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The Straits Times, 5 Jul 04

An island getaway - for monkeys
By Jane Ng
To save them from caging or culling, 15 animal lovers propose a haven-cum-attraction on Pulau Tekukor

A GROUP of animal lovers has proposed that a Southern Island be turned into a haven for monkeys, to save them from culling as well as serve as an eco-tourism attraction.

The 15-member group, made up of mainly long-time expatriates here, has decided on Pulau Tekukor, an uninhabited 4.9ha isle less than 1km away from Sentosa. They settled on it after 15 visits, said the group's leader, Ms Barbara Martelli, 40, a former husbandry specialist who looked after the needs of animals in a joint research the National University of Singapore had with the zoo.

Its varied terrain, including a forested area and a rocky shore, can provide different habitats for the long-tailed macaques commonly found in nature reserves here. Also, when the deserted island becomes a monkey haven, it'll open another area for people to visit, said Ms Martelli.

'I believe there are seven monkey islands in the world, but nothing similar in concept.' The closest, she said, is probably the monkey mountain in France 'but the monkeys there, rescued from elsewhere, are not in their natural habitat'.

What motivated the group to produce a long-term solution were the nasty alternatives for the monkeys: be culled or be stuck in a cage for the rest of their lives.

Figures from the National Parks Board and Agri-Food and Veterinary Authority (AVA) show that an average of 43 monkeys have been culled in each of the last four years because they became too aggressive. They'd threatened people or become a nuisance by raiding homes and stealing food.

The plan for a monkey island took two years in the making, with the group, most of whom are permanent residents, spending about 10 hours a week on it. They come from diverse backgrounds and include a university professor, a consultant in travel and tourism marketing and a founder of an adventure resort in Bintan.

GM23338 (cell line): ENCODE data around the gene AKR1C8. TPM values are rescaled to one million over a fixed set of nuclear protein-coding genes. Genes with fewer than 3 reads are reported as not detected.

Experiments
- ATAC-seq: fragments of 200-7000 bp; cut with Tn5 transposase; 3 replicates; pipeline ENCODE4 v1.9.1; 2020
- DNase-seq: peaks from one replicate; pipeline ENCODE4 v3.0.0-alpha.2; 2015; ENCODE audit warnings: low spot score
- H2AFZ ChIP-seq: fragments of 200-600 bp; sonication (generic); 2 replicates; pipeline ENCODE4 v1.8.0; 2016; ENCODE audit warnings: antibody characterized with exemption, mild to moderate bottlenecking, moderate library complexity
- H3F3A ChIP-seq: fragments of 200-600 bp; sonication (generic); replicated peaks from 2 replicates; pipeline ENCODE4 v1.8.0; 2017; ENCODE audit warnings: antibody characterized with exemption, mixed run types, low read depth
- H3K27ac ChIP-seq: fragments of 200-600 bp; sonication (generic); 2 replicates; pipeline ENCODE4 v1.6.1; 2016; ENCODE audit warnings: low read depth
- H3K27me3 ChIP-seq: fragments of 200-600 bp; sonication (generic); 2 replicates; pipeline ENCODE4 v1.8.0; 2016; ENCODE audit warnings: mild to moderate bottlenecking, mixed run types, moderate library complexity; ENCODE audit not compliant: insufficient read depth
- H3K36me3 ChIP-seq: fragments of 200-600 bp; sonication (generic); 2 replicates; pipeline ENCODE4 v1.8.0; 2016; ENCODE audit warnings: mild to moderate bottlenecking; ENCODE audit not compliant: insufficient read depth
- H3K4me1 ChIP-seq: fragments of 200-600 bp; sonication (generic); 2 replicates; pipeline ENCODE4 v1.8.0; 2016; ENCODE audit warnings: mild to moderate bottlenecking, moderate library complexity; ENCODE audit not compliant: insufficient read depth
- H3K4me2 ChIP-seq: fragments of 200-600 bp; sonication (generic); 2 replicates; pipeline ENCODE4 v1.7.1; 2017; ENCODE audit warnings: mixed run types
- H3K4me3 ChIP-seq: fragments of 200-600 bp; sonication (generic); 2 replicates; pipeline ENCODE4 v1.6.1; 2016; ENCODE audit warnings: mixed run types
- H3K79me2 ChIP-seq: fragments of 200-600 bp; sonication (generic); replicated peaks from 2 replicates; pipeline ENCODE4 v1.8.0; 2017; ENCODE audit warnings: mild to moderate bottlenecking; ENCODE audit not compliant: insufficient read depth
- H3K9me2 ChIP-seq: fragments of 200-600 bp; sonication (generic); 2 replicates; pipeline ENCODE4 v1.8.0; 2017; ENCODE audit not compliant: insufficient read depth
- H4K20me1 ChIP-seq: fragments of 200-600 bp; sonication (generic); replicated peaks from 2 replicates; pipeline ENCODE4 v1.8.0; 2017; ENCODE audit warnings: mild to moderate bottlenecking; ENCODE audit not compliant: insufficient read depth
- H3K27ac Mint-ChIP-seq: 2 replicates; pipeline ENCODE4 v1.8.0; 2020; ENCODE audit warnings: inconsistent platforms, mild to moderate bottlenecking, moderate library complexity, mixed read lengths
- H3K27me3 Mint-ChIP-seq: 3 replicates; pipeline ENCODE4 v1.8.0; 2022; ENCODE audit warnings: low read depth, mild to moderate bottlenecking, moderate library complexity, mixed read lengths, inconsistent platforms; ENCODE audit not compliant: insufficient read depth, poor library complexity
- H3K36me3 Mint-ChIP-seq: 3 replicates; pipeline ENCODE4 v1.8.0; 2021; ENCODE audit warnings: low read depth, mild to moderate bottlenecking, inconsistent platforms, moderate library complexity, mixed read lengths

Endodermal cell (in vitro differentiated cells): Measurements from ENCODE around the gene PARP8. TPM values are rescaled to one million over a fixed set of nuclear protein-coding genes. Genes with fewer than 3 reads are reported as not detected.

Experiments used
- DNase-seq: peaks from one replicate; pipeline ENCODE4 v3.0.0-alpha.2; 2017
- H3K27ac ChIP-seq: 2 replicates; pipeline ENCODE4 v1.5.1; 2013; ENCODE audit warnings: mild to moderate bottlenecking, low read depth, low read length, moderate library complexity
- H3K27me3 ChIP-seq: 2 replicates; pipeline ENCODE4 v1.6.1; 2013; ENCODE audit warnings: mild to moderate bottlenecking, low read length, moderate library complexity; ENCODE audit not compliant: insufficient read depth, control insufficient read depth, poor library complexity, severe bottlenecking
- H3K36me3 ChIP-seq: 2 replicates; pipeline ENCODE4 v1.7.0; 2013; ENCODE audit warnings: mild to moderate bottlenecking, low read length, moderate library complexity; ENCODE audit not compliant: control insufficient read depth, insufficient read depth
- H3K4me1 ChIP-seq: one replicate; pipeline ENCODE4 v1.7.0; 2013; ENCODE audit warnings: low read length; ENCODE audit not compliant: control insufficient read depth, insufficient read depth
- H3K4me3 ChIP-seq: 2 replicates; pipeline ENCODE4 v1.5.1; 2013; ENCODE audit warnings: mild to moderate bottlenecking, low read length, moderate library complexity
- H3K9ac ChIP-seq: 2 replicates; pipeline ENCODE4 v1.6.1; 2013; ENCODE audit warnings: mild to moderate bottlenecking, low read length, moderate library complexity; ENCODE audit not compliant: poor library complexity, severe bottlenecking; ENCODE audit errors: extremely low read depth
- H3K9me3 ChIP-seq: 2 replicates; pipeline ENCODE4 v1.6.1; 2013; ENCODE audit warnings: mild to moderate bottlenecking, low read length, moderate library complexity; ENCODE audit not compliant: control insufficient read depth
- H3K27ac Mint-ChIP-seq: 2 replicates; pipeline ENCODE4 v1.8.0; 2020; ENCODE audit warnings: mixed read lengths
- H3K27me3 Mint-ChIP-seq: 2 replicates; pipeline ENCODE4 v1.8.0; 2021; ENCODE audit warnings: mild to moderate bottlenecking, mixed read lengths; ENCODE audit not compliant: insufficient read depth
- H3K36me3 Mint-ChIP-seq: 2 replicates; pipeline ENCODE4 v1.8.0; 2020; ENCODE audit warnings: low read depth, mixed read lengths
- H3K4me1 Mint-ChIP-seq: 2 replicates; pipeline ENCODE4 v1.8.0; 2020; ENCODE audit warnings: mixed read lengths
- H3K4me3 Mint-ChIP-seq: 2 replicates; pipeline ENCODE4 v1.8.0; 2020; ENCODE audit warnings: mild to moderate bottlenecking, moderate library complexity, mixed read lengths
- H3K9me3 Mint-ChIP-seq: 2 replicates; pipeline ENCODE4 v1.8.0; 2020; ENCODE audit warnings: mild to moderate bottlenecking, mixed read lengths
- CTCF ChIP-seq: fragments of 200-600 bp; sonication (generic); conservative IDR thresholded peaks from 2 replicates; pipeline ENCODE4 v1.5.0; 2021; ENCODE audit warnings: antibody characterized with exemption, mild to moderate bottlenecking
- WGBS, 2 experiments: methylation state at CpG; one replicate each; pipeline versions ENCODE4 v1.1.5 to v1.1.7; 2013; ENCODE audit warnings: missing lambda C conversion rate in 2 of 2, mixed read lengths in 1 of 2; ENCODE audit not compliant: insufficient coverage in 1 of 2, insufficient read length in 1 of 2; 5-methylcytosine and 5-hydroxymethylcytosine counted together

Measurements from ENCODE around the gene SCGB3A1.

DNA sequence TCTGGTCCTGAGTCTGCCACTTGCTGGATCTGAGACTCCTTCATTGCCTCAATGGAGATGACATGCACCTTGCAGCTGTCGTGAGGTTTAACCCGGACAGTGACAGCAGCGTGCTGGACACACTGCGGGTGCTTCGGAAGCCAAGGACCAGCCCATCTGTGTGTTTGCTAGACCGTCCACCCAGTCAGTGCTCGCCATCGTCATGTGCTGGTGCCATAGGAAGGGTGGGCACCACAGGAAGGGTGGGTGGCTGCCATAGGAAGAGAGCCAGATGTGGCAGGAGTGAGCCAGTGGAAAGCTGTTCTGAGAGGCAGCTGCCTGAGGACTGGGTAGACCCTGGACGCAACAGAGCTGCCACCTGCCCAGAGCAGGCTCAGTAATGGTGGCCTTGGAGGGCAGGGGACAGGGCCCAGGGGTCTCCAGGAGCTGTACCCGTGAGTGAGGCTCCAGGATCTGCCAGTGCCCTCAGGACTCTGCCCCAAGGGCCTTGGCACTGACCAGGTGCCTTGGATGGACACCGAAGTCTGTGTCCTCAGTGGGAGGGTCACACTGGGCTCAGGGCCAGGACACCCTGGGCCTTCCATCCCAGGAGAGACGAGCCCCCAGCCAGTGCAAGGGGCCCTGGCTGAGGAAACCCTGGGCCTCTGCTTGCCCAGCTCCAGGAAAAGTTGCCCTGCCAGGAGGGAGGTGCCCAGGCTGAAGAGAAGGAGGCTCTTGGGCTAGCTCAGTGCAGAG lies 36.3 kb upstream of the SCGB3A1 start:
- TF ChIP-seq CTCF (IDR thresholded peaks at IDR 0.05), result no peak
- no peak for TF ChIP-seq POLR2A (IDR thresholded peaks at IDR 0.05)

They have even worked out lesson plans for experiential learning for students, contacted tertiary institutions about possible collaborations and written to eight agencies to seek approval for the project.

The agencies include the AVA and the Singapore Land Authority. So far, most have given in-principle approval, but the final decision will come from the Sentosa Leisure Group which manages the Southern Islands.

The firm's corporate communications manager, Mr Robin Goh, said: 'It's a cause we truly support but land-use plans for the Southern Islands are in a preliminary phase. When they are firmed up, we'll assess which site would be best for the monkeys.'

The group estimates it will cost $1 million to get the project going and it can offer visitors, among others, a guided trail to learn more about animal behaviour and local myths about the Monkey God. The island's rich flora and fauna will also allow visitors to do wildlife sketching, nature photography or bird-watching, said Ms Martelli.

The island can take up to 120 monkeys and its first residents could be the 52 macaques at a temporary shelter in the zoo. There are about 850 long-tailed macaques in Singapore's nature reserves. Said Ms Martelli's brother, Paulo: 'This is a window of opportunity to save the monkeys which are part of the heritage of Singapore. 'We've gone through so many meetings to lobby for the cause, it'd be a bad omen to be turned down in the Year of the Monkey!'

The project group also has a brief website Monkey Island, with a location map of Pulau Tekukor.

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